Wednesday, July 21, 2010

O Danny Boy, The Pipes Are Callin' (to Eat Some Scones)

I grew up on Cape Breton Island, a smallish island in the north Atlantic in Eastern Canada, which is part of the province of Nova Scotia. Although there were/are many ethnic groups represented there, the dominant groups are the Scots, English and French, all representing competing histories that were often in conflict. That is mostly in the past today. Cape Breton, recognized as one of the most beautiful islands in the world by the UN, is a peaceful place, with long, cold winters and short, cool summers. It rains a lot - except in the winter when it snows a lot. I mean a lot. There are seals in the harbors and puffins on the cliffs. And some of the world's best fishing grounds are just off shore. Needless to say, the food is simple, satisfying and hearty - stews, and fish baked with potatoes, carrots and onions. Lot's of fish. The bread is crusty and used to sop up gravies and sauces. Desserts and breakfast breads are a bit of a treat but very traditional.

The largest ethnic group on Cape Breton today are the Scots (Nova Scotia means 'New Scotland' in Latin), and their presence is felt everywhere. I remember in high school, where we sat alphabetically, that during a particularly harsh winter and a bad flu season that the class was divided in two as all the 'MacDonalds' were out sick! So, in deference to those memories, I am posting a recipe, with several variations, for scones. I know that some people think scones come from England and not Scotland. The truth seems to be that they are native to both places with some differences. They are practically identical, actually. Anyway, for the record, English scones use milk or cream whereas Scottish scones use buttermilk. English scones are also more likely to have some kind of glaze - sugary and delicious. Also English scones are round, cut with a cookie-cutter, and Scottish scones are wedge-shaped. Or is it the opposite. Oh well, nothing left to do but eat these scones and worry about all that later.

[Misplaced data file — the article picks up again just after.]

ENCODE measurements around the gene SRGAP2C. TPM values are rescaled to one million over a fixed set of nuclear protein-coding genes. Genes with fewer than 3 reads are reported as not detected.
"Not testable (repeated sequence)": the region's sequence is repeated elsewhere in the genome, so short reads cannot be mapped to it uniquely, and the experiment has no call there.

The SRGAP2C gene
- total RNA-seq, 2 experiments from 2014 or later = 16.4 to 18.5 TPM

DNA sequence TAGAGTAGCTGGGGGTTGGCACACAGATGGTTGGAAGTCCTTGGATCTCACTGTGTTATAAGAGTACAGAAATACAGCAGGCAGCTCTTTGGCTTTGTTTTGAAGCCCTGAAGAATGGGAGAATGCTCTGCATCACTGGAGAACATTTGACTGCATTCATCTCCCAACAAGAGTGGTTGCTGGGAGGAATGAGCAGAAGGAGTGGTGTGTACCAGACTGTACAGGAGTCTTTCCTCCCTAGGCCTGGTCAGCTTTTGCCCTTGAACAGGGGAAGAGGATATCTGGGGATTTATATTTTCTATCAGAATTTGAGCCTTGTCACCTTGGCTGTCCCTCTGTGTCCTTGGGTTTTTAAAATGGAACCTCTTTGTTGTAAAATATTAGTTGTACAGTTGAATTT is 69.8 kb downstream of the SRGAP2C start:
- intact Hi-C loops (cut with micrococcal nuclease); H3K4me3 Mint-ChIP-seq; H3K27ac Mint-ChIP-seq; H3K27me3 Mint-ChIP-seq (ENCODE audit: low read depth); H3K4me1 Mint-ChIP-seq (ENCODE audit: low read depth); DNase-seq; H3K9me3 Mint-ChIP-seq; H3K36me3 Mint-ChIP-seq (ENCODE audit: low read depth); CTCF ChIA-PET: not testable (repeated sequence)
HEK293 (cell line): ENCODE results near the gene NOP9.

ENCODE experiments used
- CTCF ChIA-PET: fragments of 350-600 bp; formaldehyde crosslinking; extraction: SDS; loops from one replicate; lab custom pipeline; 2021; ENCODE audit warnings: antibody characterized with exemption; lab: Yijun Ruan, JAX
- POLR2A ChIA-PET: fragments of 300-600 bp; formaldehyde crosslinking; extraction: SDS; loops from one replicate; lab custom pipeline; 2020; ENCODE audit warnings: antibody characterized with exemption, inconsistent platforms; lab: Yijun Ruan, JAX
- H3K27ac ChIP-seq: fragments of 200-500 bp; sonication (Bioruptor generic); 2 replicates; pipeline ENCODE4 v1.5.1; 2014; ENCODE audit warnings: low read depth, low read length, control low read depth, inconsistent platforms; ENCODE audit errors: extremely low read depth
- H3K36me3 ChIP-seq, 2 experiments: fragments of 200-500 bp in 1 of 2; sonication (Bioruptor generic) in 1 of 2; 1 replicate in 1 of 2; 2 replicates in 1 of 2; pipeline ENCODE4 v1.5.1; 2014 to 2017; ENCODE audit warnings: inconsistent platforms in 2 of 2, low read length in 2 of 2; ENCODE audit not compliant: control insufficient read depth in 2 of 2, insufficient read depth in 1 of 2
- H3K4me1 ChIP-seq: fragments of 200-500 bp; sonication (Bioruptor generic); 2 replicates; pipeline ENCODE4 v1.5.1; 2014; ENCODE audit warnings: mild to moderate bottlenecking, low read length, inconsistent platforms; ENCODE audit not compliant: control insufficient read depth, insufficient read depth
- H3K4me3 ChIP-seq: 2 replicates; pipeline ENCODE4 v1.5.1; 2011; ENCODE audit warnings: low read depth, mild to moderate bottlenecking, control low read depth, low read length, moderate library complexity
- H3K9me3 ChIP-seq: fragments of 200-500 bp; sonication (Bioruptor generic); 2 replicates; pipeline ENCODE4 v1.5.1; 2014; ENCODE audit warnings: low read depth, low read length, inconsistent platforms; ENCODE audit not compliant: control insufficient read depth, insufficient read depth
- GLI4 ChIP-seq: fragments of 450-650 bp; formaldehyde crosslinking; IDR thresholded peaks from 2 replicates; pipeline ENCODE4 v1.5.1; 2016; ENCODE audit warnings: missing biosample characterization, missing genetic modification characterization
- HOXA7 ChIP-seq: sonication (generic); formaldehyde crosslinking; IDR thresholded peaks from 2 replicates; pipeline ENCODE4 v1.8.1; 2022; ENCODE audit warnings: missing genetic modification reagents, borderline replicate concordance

Here's what you'll need:

1 cup all-purpose flour
2 tablespoons plus 1/2 teaspoon sugar, divided
1 teaspoon baking powder
2/3 teaspoon baking soda
1/4 cup cold butter
1/3 cup buttermilk
3 tablespoons raisins or dried currants
1/4 teaspoon grated lemon or orange peel
1/8 teaspoon ground cinnamon

Here's what you'll need to do:
In a small bowl, combine the flour, 2 tablespoons sugar, baking powder and baking powder.
 Cut in butter
until mixture resembles coarse crumbs.

Stir in the buttermilk, raisins and lemon peel until a soft dough forms.

Turn dough onto a lightly floured surface; knead gently only 5-6 times or
until no longer sticky. Do not over knead! That develops gluten which means structure which means bread! We want crumbs, remember? On a lightly greased baking sheet, pat dough
into a 5-in. circle about 3/4 in. thick. Score the top, making twelve
( English scones are cut into circles with a cookie cutter).
Combine cinnamon and remaining sugar; sprinkle over the top. Then glaze with beaten egg white.

Bake at 375° for 23-25 minutes or until golden brown.

Remove from pan to a wire rack. Break into wedges. Serve warm. Yield: 12 scones.

Variations: If you use milk, the scones will be lighter but not quite as rich. To make them super-rich use sour cream. To make them super-light, use yoghurt.
You can use all different kinds of fruit, apricots, peaches, blueberries (or any kind of berries). 
Substitute 1/3 cup oatmeal for an equivalent amount of flour.
Use nutmeg instead of cinnamon.
Mostly just enjoy!

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